God saw in David the quality of humility. The Lord had gone to the home of Jesse in spirit form. Jesse didn’t know God was there. Nobody did. God was on a secret surveillance mission in that home, and he spotted Jesse’s youngest son and said, in effect, “That’s My man!”
Why? Because, as we saw before, the Lord saw in David a heart that was completely His. The boy was faithfully keeping his father’s sheep. God saw humility: He saw a servant’s heart. If you want further confirmation of this, go to the Psalms: “I have found David My servant; With My holy oil I have anointed him” (Psalm 89:20).
It’s as if God says, “I don’t care about all that slick public image business. Show me a person who has the character, and I’ll give him all the image he needs. I don’t require some certain temperament, I don’t care if he has a lot of charisma, I don’t care about size, I don’t care about an impressive education or résumé. I care about character! First, is the person deeply authentic in his or her spiritual walk or is he faking it? And second, is he or she a servant?”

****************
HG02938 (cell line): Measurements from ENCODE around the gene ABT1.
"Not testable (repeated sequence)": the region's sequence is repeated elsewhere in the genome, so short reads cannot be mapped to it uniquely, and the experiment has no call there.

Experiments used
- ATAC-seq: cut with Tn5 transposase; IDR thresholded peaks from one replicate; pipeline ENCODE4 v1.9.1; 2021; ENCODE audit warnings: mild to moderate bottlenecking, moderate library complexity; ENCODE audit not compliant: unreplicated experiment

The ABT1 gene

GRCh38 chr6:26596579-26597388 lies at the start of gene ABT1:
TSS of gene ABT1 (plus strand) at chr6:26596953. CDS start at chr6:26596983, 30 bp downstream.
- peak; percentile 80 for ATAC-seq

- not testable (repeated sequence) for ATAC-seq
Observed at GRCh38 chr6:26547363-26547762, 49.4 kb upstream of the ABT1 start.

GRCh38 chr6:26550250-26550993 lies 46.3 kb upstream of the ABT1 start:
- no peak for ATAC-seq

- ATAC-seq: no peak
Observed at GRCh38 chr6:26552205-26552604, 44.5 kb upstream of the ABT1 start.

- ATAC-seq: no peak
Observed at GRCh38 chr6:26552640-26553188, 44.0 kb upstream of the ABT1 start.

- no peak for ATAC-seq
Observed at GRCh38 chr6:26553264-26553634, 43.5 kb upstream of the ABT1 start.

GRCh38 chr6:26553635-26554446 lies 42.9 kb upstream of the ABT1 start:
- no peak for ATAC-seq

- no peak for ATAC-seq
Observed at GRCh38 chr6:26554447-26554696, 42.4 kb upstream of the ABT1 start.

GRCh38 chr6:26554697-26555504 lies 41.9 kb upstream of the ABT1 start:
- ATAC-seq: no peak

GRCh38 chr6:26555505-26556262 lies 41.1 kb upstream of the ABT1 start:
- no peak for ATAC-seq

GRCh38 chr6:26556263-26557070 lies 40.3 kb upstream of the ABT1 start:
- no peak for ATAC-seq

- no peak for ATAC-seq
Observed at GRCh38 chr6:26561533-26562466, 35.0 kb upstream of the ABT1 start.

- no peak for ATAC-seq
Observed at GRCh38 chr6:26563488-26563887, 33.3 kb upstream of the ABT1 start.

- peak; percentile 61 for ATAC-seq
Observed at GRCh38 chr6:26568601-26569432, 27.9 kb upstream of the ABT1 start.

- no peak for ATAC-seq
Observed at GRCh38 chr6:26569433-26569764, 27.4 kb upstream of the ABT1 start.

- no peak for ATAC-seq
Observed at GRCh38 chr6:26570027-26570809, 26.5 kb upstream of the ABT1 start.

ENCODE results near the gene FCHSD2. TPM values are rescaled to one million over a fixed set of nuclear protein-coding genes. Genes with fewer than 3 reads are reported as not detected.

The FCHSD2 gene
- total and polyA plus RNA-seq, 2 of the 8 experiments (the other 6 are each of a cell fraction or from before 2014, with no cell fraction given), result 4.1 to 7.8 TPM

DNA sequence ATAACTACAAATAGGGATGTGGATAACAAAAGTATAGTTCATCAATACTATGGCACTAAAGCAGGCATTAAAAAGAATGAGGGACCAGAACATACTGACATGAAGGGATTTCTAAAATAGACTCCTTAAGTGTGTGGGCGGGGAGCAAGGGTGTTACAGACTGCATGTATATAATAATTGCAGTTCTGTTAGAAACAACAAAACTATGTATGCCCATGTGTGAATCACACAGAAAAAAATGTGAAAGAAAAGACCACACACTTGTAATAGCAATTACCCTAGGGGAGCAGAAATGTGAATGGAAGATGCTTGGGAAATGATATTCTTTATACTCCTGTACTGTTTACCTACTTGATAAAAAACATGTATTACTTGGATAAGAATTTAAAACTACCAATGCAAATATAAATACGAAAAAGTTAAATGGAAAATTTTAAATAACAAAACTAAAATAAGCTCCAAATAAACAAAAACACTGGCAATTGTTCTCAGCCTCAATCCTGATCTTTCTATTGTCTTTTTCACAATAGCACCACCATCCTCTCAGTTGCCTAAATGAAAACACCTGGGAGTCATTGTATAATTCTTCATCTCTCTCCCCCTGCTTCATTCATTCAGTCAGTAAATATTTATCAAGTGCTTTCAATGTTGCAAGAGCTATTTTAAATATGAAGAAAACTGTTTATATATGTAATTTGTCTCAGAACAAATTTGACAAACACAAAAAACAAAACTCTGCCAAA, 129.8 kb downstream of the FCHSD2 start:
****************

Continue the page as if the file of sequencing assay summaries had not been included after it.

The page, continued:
When you have a servant’s heart, you’re humble. You do as you’re told. You don’t rebel. You respect those in charge. You serve faithfully and quietly without concern over who gets the credit.
That’s David. God looked at David, out in the fields in the foothills surrounding Bethlehem, keeping his father’s sheep, faithfully doing his father’s bidding, and God passed His approval on him.
I repeat, a servant doesn’t care who gets the glory. Remember that. A servant has one great goal, and that is to make the person he serves look better, to make that person even more successful. A servant does not want the person he serves to fail. A servant doesn’t care who thinks what, just so the job gets done.
So while David’s brothers were off in the army making rank and fighting big, impressive battles, David was all alone keeping the sheep. God loved his servant’s heart.
Excerpted from Charles R. Swindoll, Great Days with the Great Lives (Nashville: W Publishing Group, 2005). Copyright © 2005 by Charles R. Swindoll, Inc. All rights reserved. Used by permission.